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Apart from the horizon topic that was already covered by Separatix and Ctouw, they could quickly verify their observation by measuring the angle towards the sun at different points of the planet at the same time).

Those angles will, much unlike at home, be almost identical, since they are measured from a plane a large distance from the observed object (the sun), while comparably close to each other, even if they are on different continents.

Also, they will quickly notice that they won't have time zones, for exactly the same reason.

As a result, all programmers of earth will, almost immediately after that discovery, migrate to the new planet, and will forever be happy coders that don't have to deal with time zone handling any more.

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    $\begingroup$ This. Kill all timezones. And the people who think "daylight saving time" is a good idea. $\endgroup$ – Tim B May 27 '16 at 13:41
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    $\begingroup$ @TylerH Not according to the programmers that inhabit it. $\endgroup$ – IllusiveBrian May 27 '16 at 14:48
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    $\begingroup$ This assumes that they travel far enough to experience the lack of timezones, or split up and take measurements. I think OP wants something that will be a trigger like "Hey guys! I think we are on a flat planet because I just unexpectedly noticed XXXX" $\endgroup$ – Trenin May 27 '16 at 18:02
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    $\begingroup$ The no-timezones feature could be the reason this planet was created in the first place. $\endgroup$ – Emilio M Bumachar May 28 '16 at 0:38
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    $\begingroup$ You think time zones are bad? How about the fact that this newly discovered planet has no moon? There are 5 types of astronomical months, and at least 20 different ways of designating civil months. $\endgroup$ – Michael May 30 '16 at 5:46
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Horizon effects would be the first signal.

As a quick and dirty calculation, the distance to the horizon in miles is half your height in feet.

Given their visual range is going to be far greater than that, you have two options, either the world is absolutely vast (even though gravity is Earth normal) or it's flat.

They'll quickly realise something strange is going on, after that it's a matter of working out what. Spread out, do some triangulation and they'll find the answer.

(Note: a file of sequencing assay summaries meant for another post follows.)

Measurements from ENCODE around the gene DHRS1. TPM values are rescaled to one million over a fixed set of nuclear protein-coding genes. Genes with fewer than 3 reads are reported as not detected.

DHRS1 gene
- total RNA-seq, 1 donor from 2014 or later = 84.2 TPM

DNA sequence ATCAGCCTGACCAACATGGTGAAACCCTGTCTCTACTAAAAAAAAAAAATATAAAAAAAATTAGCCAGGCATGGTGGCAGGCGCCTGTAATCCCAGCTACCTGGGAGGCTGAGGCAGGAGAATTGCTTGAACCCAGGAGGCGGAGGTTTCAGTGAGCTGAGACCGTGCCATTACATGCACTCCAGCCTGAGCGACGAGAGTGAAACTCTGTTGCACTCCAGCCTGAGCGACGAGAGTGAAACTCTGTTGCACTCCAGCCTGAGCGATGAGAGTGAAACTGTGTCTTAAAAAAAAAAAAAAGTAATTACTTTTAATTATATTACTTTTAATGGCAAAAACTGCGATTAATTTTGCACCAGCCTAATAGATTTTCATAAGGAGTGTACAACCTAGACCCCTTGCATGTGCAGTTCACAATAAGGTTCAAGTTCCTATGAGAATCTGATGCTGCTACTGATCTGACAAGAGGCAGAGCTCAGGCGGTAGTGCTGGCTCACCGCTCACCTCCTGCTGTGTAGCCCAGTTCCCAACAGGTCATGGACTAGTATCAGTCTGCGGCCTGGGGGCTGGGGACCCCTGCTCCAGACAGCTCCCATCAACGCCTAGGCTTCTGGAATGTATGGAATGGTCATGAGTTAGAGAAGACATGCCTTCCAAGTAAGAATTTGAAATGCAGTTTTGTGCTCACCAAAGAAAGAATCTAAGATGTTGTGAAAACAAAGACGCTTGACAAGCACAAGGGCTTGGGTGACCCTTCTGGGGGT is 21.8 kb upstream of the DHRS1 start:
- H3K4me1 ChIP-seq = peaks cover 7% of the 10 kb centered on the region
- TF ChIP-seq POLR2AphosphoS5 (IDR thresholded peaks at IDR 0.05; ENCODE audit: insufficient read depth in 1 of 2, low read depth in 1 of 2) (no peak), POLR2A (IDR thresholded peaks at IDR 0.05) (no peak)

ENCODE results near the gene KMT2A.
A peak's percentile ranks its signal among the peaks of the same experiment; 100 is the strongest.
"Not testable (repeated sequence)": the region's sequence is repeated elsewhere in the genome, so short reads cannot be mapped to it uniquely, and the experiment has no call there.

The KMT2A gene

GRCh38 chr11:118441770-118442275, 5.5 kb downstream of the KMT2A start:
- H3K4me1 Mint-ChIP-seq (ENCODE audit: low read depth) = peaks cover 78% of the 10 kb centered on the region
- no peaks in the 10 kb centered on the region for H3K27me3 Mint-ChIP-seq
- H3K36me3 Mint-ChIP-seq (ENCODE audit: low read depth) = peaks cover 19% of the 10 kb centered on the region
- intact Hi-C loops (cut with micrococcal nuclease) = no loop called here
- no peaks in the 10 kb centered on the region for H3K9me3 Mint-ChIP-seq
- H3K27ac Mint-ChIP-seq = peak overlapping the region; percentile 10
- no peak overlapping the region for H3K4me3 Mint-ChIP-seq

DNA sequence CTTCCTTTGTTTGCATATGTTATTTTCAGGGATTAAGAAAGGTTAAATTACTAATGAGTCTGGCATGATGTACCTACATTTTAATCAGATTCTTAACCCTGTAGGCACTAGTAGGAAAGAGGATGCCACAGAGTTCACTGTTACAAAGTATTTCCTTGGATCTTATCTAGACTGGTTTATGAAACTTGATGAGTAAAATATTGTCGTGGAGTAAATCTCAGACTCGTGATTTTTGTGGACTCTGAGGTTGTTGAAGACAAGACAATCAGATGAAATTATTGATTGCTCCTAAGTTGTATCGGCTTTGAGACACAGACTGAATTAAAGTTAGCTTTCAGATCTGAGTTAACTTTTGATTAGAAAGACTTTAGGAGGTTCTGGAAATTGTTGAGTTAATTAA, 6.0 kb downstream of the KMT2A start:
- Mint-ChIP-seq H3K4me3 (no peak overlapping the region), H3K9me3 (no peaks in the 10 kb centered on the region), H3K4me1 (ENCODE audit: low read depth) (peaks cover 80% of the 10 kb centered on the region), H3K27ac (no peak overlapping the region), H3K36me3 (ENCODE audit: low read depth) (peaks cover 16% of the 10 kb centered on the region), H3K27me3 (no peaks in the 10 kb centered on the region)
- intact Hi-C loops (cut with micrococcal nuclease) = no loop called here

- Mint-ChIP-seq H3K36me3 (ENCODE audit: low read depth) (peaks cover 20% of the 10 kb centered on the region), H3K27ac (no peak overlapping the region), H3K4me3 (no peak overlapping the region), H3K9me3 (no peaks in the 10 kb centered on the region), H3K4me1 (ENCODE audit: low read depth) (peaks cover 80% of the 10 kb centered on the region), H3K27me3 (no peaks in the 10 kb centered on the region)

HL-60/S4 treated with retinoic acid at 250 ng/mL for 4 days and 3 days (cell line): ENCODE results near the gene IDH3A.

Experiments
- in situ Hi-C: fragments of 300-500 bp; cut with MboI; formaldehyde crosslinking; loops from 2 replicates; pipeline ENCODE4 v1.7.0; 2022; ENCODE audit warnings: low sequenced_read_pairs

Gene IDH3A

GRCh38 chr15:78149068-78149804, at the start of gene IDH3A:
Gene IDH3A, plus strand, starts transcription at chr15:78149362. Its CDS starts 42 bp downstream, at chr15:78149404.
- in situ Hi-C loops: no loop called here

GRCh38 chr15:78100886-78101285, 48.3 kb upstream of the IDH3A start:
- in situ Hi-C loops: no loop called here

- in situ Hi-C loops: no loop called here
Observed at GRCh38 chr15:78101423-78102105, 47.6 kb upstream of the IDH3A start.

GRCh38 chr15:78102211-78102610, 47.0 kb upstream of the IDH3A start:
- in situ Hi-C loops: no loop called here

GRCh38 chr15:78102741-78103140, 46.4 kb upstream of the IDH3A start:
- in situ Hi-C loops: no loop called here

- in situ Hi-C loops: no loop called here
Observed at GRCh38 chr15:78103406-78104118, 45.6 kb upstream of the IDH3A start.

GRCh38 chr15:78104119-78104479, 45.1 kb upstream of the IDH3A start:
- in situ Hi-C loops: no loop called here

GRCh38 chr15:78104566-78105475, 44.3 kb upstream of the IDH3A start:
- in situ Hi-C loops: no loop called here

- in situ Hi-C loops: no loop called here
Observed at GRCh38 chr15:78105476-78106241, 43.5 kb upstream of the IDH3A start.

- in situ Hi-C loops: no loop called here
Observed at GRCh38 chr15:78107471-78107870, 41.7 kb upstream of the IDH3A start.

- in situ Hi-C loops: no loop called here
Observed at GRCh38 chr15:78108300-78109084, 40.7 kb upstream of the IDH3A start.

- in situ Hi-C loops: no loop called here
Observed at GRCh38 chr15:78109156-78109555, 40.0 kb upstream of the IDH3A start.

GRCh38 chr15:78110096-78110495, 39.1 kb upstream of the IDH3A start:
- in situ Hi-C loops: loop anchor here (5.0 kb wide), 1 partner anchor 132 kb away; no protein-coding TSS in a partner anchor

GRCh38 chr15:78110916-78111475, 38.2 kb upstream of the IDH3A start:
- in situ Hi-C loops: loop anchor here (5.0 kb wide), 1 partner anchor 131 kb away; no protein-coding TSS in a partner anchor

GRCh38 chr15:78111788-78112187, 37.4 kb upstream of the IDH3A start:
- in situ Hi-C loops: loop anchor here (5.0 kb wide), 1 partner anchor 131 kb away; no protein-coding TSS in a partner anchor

Then the sunset will be all wrong.

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  • $\begingroup$ There will probably also some strange things going on with the weather considering the lack of Coriolis force and possibly strange weather phenomena at the edge of the disk. I am not planning to write an answer so if you find this point valid you could add it to yours ;) $\endgroup$ – Jaywalker May 27 '16 at 13:23
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    $\begingroup$ Due to my hobbies I am liable to notice within a few hours the hull-down effect just isn't there. Depending on where I'm let down I might well notice immediately. $\endgroup$ – Joshua May 29 '16 at 3:00
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    $\begingroup$ Why would they be expected to assume that the planet is the same size as Earth? Might it be a much larger planet (with much farther horizons) made of less dense material? $\endgroup$ – Readin May 29 '16 at 4:01
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    $\begingroup$ @Readin, first judgements are always based on experience, Earth gravity would initially imply Earth radius so you'd expect the same horizon line. $\endgroup$ – Separatrix May 29 '16 at 15:40
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    $\begingroup$ This was my first thought also, though one must concede there's a catch: If the terrain is hilly, or they're in a thick forest, or some other situation where you don't expect to see all the way to the horizon, you might not notice. If you're on the coast of the ocean or in a wide flat desert, would you notice if there were no obvious landmarks? I'm not sure. $\endgroup$ – Jay May 31 '16 at 13:48
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An Edge

Not sure why this has not been said, but when you go for a long enough walk and get to the perimeter of the disk planet, there is an edge.

In the Trueman Show it look like this:

The Edge

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  • $\begingroup$ Fair point, but I think it will be a night time before we reach the edge, and see how the sun is setting... So we will stop walking. $\endgroup$ – zx8754 May 28 '16 at 7:08
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    $\begingroup$ Given the specified size of the flatworld you might need to travel quite a long way to find an edge. $\endgroup$ – Sean Condon May 29 '16 at 6:57
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    $\begingroup$ ROFL, by far the most humorous answer. +1 (Also, it works!) $\endgroup$ – theonlygusti May 30 '16 at 10:48
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    $\begingroup$ It's worth noting, that most current "flat earth theorists" say that the edges are all at water. That is, all the continents are surrounded by water, and far after the water comes the edge $\endgroup$ – Cruncher May 30 '16 at 13:01
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    $\begingroup$ Though it's the most blunt solution and requires the least scientific insight, this is for sure the most dramatic solution. $\endgroup$ – Devsman May 31 '16 at 18:52
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There will be no horizon line or it would look way further than on actual Earth

The horizon line is caused by the Earth being a sphere, so that when you look straight in front of you, at a certain point you can't see things because they are hidden by the curvature of the Earth itself.